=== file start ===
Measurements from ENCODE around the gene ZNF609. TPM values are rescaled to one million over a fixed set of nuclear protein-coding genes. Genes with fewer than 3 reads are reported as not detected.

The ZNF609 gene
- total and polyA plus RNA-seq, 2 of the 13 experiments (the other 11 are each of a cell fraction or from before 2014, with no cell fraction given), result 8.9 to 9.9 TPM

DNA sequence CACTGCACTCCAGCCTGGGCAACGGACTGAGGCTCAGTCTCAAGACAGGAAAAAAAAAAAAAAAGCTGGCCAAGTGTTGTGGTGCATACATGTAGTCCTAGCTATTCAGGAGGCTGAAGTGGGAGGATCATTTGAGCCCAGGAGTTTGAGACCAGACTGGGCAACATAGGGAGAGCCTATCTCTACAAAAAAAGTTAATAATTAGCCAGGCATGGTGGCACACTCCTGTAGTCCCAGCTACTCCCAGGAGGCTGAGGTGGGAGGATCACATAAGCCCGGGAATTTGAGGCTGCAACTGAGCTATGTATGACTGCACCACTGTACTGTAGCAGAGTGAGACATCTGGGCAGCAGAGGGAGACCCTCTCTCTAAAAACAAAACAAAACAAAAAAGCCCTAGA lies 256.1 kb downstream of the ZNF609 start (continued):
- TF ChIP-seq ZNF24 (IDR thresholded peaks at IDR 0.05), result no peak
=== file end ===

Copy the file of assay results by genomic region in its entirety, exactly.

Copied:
Measurements from ENCODE around the gene ZNF609. TPM values are rescaled to one million over a fixed set of nuclear protein-coding genes. Genes with fewer than 3 reads are reported as not detected.

The ZNF609 gene
- total and polyA plus RNA-seq, 2 of the 13 experiments (the other 11 are each of a cell fraction or from before 2014, with no cell fraction given), result 8.9 to 9.9 TPM

DNA sequence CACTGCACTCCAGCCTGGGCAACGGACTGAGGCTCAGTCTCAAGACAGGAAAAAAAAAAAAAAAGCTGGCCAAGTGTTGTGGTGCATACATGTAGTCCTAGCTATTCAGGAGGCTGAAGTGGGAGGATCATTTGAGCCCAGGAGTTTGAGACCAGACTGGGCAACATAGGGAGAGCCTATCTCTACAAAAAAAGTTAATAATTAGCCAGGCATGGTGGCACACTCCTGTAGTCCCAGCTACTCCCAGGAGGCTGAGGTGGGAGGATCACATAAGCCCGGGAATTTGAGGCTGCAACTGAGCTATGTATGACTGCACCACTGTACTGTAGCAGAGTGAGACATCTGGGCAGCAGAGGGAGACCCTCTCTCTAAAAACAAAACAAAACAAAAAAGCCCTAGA lies 256.1 kb downstream of the ZNF609 start (continued):
- TF ChIP-seq ZNF24 (IDR thresholded peaks at IDR 0.05), result no peak